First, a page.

Mi poesía

Un poema de mi portafolio (Córdoba, Argentina 2008)

cordoba, argentina centro

N5

             O N5, espero para vos

Y espero

                     Cada día estoy ocupada y corro a tu parada

Cada vez más frustrada

Porque espero para vos

                                                   Y espero.

Cuando pienso que no puedo esperar más,

                                Te veo en la distancia y llegas.

                     Hoy tu forma es distinta,

         Ay, más vieja, las ventanas son tintas

 Y por hoy no vamos a estar lentos porque esta es tu forma de los años setenta

¡Y tu conductor no espera, conduce como está en una carrera!

¡Qué suerte!

Hay un asiento y puedo sentarme

Con mis pensamientos de tus obreros,

Tus lindos pasajeros,

Mi querido N5.

Hay mamás y papás

Abuelos y tías…

Siempre están pasando los días

De ir y de vuelta.

Enfrente de mí hay una chica, y ¿cómo se llama, Candela, Norita?

No sé, pero somos parecidas, alumnas, mujeres, las mochilas listas.

Aunque hay una cosa distinta,

Ella es una nativa, tiene su vida acá en Argentina.

¿Y yo? Yo no soy la misma, nativa ni argentina…

Yo soy observadora (shhh…no decís extranjera mi querido N5, porque por ahora soy otra pasajera, exactamente como los demás).

Y aunque espero para vos

                                                                Y espero

Adentro de sus puertas querido N5,

Puedo ser la Candela, la Norita

La alumna, la mujer, la chica con la mochila lista

Puedo ser argentina.

Inglés (English)

N5

Oh N5, I wait for you

And I wait

Each day I am busy and

I run to your stop

Each time more frustrated

Because I wait for you

And I wait.

When I think that I can’t wait

More,

I see you in the distance and

You arrive.

Today your appearance is different,

Oh, much older, the windows are tinted

And for today we are not going to be slow because you are from the 70s

And your driver doesn’t wait, he drives like he’s in a race!

What luck!

There is a seat and I can sit

With my thoughts of your workers,

Your beautiful passengers,

My beloved N5.

There are mothers and fathers

Grandparents and aunts…

Always passing the days

Coming and going

In front of me there is a girl, and what is her name, Candela, Norita?

I don’t know, but we appear the same, students, women, bookbags ready.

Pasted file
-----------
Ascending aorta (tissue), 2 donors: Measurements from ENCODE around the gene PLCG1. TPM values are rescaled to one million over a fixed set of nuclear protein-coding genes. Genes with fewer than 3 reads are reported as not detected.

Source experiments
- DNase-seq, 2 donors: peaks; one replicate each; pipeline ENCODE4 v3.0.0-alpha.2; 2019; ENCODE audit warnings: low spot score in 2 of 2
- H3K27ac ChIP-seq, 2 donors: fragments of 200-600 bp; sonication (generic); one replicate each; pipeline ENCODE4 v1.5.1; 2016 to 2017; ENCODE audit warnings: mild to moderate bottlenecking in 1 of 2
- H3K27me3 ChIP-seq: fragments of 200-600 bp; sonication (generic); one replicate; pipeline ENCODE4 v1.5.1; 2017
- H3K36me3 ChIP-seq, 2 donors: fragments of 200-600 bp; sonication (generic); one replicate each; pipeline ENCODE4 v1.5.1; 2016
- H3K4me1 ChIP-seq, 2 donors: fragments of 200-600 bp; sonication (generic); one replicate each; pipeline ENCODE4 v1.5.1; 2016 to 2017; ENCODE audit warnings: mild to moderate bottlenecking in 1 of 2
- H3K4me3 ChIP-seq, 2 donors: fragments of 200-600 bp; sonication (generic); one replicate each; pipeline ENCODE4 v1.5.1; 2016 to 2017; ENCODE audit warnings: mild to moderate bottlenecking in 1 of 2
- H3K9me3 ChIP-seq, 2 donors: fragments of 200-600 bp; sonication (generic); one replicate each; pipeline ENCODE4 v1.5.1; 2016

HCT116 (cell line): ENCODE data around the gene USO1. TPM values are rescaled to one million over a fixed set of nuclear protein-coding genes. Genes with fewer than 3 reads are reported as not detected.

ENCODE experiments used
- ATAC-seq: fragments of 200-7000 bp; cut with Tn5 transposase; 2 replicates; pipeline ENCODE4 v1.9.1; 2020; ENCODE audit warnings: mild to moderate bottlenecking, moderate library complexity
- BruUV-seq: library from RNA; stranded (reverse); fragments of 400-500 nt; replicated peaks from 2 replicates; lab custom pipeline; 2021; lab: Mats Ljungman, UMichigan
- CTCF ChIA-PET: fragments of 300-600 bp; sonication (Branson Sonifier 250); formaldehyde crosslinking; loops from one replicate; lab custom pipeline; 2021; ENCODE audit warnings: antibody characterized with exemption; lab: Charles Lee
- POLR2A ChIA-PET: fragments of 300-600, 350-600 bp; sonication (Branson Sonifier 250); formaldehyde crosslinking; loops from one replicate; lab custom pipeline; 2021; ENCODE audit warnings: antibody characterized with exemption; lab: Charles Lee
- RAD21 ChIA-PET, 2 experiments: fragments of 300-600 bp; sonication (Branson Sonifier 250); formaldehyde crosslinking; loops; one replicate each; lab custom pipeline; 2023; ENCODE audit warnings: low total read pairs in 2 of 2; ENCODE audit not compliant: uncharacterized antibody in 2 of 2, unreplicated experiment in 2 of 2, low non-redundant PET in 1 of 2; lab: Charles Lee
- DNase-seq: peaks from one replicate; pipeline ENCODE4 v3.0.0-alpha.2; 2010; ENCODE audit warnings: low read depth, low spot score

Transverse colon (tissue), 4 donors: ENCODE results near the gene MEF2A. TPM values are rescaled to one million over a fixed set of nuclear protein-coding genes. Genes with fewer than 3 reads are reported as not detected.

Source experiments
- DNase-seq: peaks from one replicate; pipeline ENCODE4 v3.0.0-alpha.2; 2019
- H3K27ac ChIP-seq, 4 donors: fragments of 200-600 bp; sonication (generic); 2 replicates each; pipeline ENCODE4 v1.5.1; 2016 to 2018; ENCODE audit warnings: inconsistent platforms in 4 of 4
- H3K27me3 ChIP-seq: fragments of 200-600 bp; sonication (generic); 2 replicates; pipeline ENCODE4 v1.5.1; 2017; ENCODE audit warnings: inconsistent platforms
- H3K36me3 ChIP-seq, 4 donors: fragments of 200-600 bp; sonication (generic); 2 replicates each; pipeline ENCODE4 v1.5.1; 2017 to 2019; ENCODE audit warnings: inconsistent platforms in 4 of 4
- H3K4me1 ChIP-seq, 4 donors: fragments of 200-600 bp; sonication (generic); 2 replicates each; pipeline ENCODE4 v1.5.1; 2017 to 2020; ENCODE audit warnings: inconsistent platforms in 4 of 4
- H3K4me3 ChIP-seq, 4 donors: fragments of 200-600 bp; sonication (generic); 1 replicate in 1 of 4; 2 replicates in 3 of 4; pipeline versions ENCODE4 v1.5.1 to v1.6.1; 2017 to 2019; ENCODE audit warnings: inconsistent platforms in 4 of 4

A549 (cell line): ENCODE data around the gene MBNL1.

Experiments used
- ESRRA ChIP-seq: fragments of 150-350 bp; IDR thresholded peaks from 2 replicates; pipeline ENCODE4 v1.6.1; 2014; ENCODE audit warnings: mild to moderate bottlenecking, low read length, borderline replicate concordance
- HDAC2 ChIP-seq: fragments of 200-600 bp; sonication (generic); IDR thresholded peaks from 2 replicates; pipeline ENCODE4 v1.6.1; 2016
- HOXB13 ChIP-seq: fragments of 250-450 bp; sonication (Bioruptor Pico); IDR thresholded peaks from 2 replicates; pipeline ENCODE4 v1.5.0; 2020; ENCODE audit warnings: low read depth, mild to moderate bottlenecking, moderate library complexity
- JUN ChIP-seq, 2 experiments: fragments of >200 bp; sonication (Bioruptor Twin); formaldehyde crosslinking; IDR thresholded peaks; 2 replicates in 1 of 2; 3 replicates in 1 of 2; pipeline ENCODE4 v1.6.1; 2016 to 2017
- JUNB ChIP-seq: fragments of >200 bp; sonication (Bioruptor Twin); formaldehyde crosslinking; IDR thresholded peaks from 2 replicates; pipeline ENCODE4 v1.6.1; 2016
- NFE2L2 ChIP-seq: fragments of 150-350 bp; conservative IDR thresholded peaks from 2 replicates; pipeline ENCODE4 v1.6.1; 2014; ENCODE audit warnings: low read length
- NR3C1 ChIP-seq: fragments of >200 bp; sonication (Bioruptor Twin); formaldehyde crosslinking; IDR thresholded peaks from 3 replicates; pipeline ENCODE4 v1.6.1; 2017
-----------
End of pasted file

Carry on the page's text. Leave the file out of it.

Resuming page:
However there is something different,

She is a native, she has her life here in Argentina.

And me? I am not the same, native nor Argentinian…

I am an observer (shhh…don’t say foreigner my beloved N5, because for now I am another passenger, exactly like the others).

And although I wait for you

And

I wait

Inside your doors beloved N5,

I can be Candela, Norita

The student, the woman, the girl with the bookbag

I can be Argentinean.

Field Trip!

As it is the end of exam season this semester, we’re going on a field trip!  A group of students and I are heading out to Ikea today to meet, greet, and practice a little ‘household’ Spanish. In light of our outing, I thought I would share some vocabulary with you.  You never know, you might learn something new! In the ATL area…drop by around 2pm.

ikea

Furniture- los muebles

 

La mesa- table

 

La silla- chair

 

El escritorio- desk

 

El sofa- sofá

 

La lámpara- lamp

 

Los estantes- bookshelves

 

El sillón- armchair

 

Las cortinas- curtains

 

La ducha- shower

 

La cama- bed

 

La almohada- pillow

 

Las sabanas- sheets

 

El mantel- blanket

 

El basurero- wastepaper basket

 

El congelador- refrigerator

 

Las velas- candles

 

El lavamanos/(lavaplatos)- sink (dishwasher)


 

A viajar y regresar

Thankfully we made it back safe and sound from a very quick trip up north.  The drive was long, but very beautiful as all the leaves are changing and the air has that fall freshness. What I loved the most was watching the landscape gradually change, from evergreens to corn fields, grassy hills, and finally back to the familiar.  Although I have to say, one week makes a big difference and I can definitely see fall here in the South.  The temperatures are cooling down and everything is covered with a fresh dusting of leaves (that are nowhere near as colorful as those up north).

Coming back after being away and getting back into ‘the swing of things’ always seems like such a difficult thing to do, until it’s done.  This is especially difficult since I had to say such a quick “hello” and “goodbye” to both my parents (particularly my Mom).  But we are all excited for the upcoming holidays and more opportunities to spend time with each other.  So, with renewed excitement I am happy to return to helping you all again!

Ahora empezamos de nuevo…

Image

Megan

viajo otra vez la semana que viene…

Next week I get to return up North for a quick trip and will end the week with another quick with my Mom (yay!).  I’m very excited to go and be able to see family again since I usually travel only once a year.   In light of my trip I wanted to share some travel vocabulary with you.  Learn it, use it, enjoy it!
el viaje- trip
el vuelo- flight
el agente de viajes- travel agent
las maletas- suitcases
el boleto- ticket
el auxiliar de vuelo- flight attendant
el piloto- pilot